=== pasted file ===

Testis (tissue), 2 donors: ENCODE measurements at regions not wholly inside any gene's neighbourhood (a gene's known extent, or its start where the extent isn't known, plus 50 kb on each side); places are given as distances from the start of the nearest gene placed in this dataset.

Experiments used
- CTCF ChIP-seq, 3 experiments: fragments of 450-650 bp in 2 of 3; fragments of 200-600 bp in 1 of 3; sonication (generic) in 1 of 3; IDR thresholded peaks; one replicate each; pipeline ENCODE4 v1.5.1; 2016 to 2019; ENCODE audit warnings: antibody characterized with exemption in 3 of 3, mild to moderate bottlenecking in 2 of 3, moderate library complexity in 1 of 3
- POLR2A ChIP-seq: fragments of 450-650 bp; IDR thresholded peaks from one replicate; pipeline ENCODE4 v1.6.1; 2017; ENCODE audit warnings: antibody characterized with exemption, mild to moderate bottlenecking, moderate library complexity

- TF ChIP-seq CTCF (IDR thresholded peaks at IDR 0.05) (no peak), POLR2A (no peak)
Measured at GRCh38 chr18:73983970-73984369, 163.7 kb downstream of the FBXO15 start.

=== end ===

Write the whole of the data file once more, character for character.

Testis (tissue), 2 donors: ENCODE measurements at regions not wholly inside any gene's neighbourhood (a gene's known extent, or its start where the extent isn't known, plus 50 kb on each side); places are given as distances from the start of the nearest gene placed in this dataset.

Experiments used
- CTCF ChIP-seq, 3 experiments: fragments of 450-650 bp in 2 of 3; fragments of 200-600 bp in 1 of 3; sonication (generic) in 1 of 3; IDR thresholded peaks; one replicate each; pipeline ENCODE4 v1.5.1; 2016 to 2019; ENCODE audit warnings: antibody characterized with exemption in 3 of 3, mild to moderate bottlenecking in 2 of 3, moderate library complexity in 1 of 3
- POLR2A ChIP-seq: fragments of 450-650 bp; IDR thresholded peaks from one replicate; pipeline ENCODE4 v1.6.1; 2017; ENCODE audit warnings: antibody characterized with exemption, mild to moderate bottlenecking, moderate library complexity

- TF ChIP-seq CTCF (IDR thresholded peaks at IDR 0.05) (no peak), POLR2A (no peak)
Measured at GRCh38 chr18:73983970-73984369, 163.7 kb downstream of the FBXO15 start.